52 SPS Members Elevated to Fellow

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News and Resources for Members of the IEEE Signal Processing Society

52 SPS Members Elevated to Fellow

Each year, the IEEE Board of Directors confers the grade of Fellow on up to one-tenth of one percent of the members. To qualify for consideration, an individual must have been a Member, normally for five years or more, and a Senior Member at the time for nomination to Fellow. The grade of Fellow recognizes unusual distinction in IEEE’s designated fields.

The Signal Processing Society congratulates the following SPS members who were recognized with the grade of Fellow as of 1 January 2016:

Kiyoharu Aizawa, Tokyo, Japan, for contributions to model-based coding and multimedia lifelogging.

Ozgur Akan, Istanbul, Turkey, for contributions to wireless sensor networks.

Edward Baranoski, McLean, Virginia, for leadership in knowledge-aided radar systems for indoor environments.

Kenneth Barner, Newark, Delaware, for contributions in nonlinear signal processing.

Shannon Blunt, Washington, DC, for contributions to radar waveform diversity and design.

Tony Chan, Kowloon, Hong Kong, for contributions to computational models and algorithms for image processing.

Xilin Chen, Beijing, China, for contributions to machine vision for facial image analysis and sign language recognition.

Maria-Gabriella Di Benedetto, Rome, Italy, for contributions to impulse-radio ultra wideband and cognitive networks for wireless communications.

Frederic Dufaux, Paris, France, for contributions to visual information processing and coding.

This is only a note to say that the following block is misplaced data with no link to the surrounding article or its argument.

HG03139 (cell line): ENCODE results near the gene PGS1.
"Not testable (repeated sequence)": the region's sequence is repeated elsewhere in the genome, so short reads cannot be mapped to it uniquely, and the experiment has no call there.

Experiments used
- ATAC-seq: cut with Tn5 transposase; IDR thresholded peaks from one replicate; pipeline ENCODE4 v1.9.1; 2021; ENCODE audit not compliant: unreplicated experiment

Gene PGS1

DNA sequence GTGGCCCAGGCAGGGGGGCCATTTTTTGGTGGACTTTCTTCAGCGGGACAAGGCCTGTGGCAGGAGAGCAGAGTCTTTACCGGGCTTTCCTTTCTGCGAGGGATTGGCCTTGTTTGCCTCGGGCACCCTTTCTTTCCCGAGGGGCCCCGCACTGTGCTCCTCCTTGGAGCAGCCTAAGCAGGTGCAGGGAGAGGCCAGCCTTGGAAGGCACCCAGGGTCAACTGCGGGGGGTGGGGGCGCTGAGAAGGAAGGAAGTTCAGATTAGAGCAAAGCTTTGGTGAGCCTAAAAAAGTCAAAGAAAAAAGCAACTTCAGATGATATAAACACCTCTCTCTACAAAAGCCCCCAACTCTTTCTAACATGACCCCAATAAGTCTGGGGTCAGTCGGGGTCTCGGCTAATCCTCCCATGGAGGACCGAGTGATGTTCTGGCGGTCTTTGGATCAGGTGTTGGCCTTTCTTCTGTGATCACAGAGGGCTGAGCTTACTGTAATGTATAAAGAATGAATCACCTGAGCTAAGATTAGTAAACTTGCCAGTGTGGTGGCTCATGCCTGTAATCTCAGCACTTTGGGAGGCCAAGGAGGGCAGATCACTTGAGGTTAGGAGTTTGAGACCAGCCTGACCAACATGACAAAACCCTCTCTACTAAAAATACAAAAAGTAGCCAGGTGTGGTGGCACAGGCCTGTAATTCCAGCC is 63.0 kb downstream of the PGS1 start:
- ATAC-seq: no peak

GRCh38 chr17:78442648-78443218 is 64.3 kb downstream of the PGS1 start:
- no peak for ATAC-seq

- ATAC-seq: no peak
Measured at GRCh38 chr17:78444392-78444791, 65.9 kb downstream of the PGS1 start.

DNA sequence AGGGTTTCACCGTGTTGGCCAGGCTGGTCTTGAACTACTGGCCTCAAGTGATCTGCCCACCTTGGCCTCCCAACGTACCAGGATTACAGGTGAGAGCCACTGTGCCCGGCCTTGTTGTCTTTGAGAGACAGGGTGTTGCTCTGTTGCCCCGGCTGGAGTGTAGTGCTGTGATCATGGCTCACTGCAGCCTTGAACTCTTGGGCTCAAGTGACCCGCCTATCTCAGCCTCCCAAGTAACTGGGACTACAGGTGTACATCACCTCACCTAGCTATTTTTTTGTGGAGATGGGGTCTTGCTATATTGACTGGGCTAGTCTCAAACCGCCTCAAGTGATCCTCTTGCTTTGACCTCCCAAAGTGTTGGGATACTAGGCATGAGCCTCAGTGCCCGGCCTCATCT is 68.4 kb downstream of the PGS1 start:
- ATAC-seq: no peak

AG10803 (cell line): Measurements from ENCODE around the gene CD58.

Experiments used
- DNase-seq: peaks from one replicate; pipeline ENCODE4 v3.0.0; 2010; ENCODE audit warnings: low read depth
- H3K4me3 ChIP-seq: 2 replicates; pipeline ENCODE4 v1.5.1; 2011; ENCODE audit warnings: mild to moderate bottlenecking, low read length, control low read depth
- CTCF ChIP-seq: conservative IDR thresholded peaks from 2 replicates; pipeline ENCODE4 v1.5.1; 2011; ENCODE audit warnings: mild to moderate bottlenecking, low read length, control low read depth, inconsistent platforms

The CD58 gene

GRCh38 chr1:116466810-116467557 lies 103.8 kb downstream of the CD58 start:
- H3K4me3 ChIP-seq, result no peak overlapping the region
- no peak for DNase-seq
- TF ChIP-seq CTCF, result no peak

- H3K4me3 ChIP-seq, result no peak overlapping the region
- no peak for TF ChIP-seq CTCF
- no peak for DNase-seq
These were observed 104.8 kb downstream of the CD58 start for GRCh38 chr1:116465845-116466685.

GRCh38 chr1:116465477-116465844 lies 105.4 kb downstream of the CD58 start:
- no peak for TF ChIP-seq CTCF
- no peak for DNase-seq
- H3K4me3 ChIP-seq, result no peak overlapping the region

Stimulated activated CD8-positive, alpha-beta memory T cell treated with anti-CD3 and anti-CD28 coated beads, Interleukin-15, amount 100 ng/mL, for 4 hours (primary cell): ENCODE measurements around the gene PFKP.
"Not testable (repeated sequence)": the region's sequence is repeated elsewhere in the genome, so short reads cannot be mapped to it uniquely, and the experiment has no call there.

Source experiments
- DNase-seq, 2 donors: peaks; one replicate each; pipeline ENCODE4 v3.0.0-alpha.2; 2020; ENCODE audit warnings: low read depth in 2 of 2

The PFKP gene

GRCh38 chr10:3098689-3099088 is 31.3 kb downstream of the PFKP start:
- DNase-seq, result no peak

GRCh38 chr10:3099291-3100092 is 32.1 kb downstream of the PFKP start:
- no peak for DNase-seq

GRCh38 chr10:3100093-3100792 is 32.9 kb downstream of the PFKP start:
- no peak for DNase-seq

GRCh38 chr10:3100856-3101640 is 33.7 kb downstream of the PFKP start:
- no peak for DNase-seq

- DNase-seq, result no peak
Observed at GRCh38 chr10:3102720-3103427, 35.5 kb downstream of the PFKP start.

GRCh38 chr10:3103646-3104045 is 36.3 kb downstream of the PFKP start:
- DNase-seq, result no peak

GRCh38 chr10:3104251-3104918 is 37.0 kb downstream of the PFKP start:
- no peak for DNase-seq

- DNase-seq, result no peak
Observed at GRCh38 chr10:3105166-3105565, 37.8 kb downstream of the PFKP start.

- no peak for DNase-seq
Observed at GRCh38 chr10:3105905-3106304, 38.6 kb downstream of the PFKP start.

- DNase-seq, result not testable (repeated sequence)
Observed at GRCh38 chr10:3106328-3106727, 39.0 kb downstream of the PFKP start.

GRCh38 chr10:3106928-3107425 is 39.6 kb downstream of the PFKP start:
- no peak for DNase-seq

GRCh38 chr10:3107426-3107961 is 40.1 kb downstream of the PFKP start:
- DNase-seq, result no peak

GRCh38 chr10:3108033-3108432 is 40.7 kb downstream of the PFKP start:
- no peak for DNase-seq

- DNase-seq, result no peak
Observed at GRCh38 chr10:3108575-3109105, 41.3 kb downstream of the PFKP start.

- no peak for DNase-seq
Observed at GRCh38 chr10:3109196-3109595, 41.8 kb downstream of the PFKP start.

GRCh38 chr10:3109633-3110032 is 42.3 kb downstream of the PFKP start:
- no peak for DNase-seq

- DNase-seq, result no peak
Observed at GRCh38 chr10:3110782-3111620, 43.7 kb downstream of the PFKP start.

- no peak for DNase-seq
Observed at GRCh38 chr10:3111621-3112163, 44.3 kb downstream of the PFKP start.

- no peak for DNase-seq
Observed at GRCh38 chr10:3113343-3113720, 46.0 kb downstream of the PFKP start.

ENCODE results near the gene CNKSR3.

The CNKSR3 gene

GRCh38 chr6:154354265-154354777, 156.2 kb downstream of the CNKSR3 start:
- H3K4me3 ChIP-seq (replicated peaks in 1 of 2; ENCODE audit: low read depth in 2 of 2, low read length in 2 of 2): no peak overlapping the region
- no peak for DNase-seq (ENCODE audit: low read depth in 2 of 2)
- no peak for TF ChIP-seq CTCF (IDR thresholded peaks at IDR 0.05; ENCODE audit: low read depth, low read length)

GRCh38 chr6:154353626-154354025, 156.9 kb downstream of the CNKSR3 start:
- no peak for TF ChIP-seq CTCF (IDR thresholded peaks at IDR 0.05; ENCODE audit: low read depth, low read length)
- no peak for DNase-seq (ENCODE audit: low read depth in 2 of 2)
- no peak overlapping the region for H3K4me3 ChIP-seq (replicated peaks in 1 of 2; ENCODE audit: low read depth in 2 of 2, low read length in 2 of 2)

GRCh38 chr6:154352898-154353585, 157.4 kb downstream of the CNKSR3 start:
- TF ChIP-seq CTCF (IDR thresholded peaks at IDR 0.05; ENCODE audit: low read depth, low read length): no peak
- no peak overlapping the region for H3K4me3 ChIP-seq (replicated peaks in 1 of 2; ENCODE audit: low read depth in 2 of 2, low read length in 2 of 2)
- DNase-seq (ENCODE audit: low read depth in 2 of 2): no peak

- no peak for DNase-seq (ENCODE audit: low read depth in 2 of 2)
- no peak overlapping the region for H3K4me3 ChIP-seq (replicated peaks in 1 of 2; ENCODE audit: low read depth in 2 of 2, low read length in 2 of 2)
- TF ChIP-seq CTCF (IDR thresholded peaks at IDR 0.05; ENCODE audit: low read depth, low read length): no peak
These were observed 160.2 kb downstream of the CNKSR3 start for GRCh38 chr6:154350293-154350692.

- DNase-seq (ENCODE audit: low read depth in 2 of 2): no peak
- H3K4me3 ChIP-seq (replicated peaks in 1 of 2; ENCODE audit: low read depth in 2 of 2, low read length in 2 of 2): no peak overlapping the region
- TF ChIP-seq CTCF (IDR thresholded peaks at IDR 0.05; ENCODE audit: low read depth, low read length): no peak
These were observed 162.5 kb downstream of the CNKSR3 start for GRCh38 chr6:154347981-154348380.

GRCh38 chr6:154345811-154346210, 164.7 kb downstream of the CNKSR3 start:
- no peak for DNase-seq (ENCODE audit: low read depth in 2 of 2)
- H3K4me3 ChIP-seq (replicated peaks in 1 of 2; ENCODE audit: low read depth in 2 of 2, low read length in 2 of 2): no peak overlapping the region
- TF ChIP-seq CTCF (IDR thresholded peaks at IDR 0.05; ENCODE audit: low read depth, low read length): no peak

Faramarz Fekri, Atlanta, Georgia, for contributions to coding theory and its applications.

Dinei Florencio, Redmond, Washington, for contributions to statistical and signal processing approaches to adversarial and security problems.

Jessica Fridrich, Binghamton, New York, for contributions to digital media forensics, steganography, and steganalysis.

Alan Hanjalic, Delft, Netherlands, for contributions to multimedia information retrieval.

Dimitrios Hatzinakos, Toronto, Canada, for contributions to signal processing techniques for communications, multimedia and biometrics.

Larry Heck, Mountain View, California, for leadership in application of machine learning to spoken and text language processing.

Wendi Rabiner Heinzelman, Rochester, New York, for contributions to algorithms, protocols, and architectures for wireless sensor and mobile networks.

Jiwu Huang, Shenzhen, China, for contributions to multimedia data hiding and forensics.

Lance Kaplan, Adelphi, Maryland, for contributions to signal processing and information fusion for situational awareness.

Hitoshi Kiya, Tokyo, Japan, for contributions to filter structure, data hiding, and multimedia security.

Erik Larsson, Linkoping, Sweden, for contributions to the technology of multi-antenna wireless communications.

Ta Sung Lee, Hsinchu, Taiwan, for leadership and contributions in communication systems and signal processing.

Weisi Lin, Singapore, Singapore, for contributions to perceptual modeling and processing of visual signals.

Fa-Long Luo, San Jose, California, for contributions to adaptive signal processing for hearing and multimedia applications.

Xiaoli Ma, Atlanta, Georgia, for contributions to block transmissions over wireless fading channels.